Over the course of various meetings, events and social engagements people have asked me about “The Cloud” and its longevity. Will it really take over the enterprise space or is it just a cool fad/niche?
Here at LayerV our vision for the future is clear, and it’s Cloudy (sorry)
Personally I believe nearly all workloads will be cloud hosted in some fashion in the future, and there are 3 strong reasons to believe that:
Growth so Far
Cloud infrastructure is now far beyond a passing trend. Those leading the industry are reporting staggering growth. AWS have previously reported growth of 99% YoY for EC2 and 137% for S3. That’s not a statistical blip! Forbes recently valued just the IaaS market at $16.5B. The SaaS market is estimated at $45B!
Those trailing behind the curve are re-branding old data farms or whatever they have as Cloud in the hope they pick up the scraps, or stop the loss in market share as the masses follow the now overwhelming trend. I won’t name names here, but it’s amazing how global brands have been left so far behind and are clamoring to stop the loss of their market share.
Increasingly, the shift in perception of Cloud Services is moving from “Why would I do that? Convince me it’s safe” to “Why wouldn’t I do that? Why would I do it the old way?”. This trend is now across industries, including those that are more difficult and regulated. At LayerV we’re working with both Financial Services and Public Sector customers across Europe.
Essentially it comes down to business benefits. TCO (Total Cost of Ownership) is difficult to calculate, but without too much effort it becomes pretty clear you can assume a large cost saving over the life of a requirement under most circumstances. AWS reported a total average saving for companies that migrated to AWS to 40%!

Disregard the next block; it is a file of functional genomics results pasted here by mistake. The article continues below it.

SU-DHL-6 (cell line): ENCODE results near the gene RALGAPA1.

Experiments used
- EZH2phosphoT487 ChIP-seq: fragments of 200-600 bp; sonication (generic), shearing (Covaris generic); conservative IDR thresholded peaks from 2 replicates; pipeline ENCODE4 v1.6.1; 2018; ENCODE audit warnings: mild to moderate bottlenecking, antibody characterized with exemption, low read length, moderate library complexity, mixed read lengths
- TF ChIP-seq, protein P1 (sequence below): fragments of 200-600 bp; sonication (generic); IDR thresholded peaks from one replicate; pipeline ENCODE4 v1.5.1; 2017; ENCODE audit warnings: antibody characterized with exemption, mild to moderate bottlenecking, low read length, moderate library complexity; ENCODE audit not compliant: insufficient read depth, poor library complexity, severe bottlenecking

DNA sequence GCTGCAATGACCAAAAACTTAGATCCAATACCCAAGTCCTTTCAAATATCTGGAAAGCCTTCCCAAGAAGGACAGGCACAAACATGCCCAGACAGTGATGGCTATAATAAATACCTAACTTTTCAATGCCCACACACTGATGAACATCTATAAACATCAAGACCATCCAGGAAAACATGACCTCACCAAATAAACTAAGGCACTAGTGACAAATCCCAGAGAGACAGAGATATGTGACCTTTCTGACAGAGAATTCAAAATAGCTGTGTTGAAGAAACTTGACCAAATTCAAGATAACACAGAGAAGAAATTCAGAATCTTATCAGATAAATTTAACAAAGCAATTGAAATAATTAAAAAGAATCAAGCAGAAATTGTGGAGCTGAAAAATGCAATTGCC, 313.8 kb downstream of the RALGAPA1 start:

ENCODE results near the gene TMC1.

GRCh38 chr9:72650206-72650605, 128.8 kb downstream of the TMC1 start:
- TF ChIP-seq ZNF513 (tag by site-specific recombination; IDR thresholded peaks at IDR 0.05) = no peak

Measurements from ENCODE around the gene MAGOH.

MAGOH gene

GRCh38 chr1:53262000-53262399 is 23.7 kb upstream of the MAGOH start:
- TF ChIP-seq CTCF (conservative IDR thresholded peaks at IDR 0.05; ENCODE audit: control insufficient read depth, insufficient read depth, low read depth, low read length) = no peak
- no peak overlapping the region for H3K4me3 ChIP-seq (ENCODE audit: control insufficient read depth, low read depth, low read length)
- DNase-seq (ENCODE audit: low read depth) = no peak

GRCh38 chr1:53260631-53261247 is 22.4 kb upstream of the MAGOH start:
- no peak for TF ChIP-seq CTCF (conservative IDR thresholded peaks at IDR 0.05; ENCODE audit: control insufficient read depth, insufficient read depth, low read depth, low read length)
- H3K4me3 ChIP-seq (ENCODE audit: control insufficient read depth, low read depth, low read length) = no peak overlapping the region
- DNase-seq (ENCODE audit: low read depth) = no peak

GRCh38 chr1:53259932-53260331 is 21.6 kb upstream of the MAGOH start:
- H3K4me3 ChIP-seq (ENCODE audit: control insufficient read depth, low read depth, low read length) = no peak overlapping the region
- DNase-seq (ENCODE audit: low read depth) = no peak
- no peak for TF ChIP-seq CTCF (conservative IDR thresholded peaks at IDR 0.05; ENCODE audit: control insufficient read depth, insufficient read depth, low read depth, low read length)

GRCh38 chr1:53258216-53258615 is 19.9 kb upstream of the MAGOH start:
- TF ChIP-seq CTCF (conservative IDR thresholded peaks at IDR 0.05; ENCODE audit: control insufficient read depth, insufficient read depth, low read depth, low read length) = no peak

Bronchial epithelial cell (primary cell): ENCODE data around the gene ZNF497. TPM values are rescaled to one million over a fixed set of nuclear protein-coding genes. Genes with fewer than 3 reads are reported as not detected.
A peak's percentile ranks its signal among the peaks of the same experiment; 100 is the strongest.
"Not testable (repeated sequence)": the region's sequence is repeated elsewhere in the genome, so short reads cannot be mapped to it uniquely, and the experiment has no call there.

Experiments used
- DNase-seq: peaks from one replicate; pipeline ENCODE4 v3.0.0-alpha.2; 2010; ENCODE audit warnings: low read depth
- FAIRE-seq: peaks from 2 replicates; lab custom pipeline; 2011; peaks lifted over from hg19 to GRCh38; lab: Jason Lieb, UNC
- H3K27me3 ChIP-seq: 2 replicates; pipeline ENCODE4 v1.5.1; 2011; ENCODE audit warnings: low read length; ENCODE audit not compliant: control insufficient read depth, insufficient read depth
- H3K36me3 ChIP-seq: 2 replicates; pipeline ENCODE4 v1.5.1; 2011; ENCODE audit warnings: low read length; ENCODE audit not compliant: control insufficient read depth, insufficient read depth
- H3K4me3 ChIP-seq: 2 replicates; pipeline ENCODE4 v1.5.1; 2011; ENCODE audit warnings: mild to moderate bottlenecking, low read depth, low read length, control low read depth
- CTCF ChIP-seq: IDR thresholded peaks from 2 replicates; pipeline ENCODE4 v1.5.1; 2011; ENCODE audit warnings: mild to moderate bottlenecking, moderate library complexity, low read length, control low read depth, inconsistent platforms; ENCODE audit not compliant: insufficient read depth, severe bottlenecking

But TCO is just one reason to migrate. The agility and improvements in time-to-market probably make the biggest difference. Remember the days of ordering a server and finally getting it installed 60 days later? Want to change the spec? Another 60 days please. If your company is still doing it this way let’s hope your competitors still are too. Does your server requirement happen to be the same as the serviceable life of the server? Are you happy to pay for it all up-front? Is the scale needed static over that time? Is anything in business static over more than a year anymore??
Back in the early 00’s** more and more people started using virtualisation. It started small: Geeks running an alternative OS on their work laptop; Sales people doing canned demos. Then it got a bit bigger. Why not run the test server on there? Why not run an entire environment? Why not a non-critical service?
Soon production servers were running all over the place.
Jump forward to 2015 and if you’re running anything on premise that isn’t virtualised there had better be a good reason. For many years I’ve been auditing IT organisations for capability/maturity. It’s common for IT Managers to apologetically describe why they’re only 90% virtualised “but we’ll have finished migrating the rest in the next x months”.
Deja vu right?
Almost all organisations I speak to now are planning migration to Cloud in some form. Test and Dev environments are the norm.
In around 5 years time I firmly believe that full cloud migration will be the norm, and I’ll be getting the same apologetic explanation that “we’re only 80% cloud migrated, but we have plans for the rest”
LayerV are helping our customers build their Cloud Strategy, migrate to the Cloud, and manage the service once they’re there.
Co-Founder & CEO
** Yes, I’m aware virtualisation has been around for decades in various forms. I’m talking about mainstream x86 virtualisation.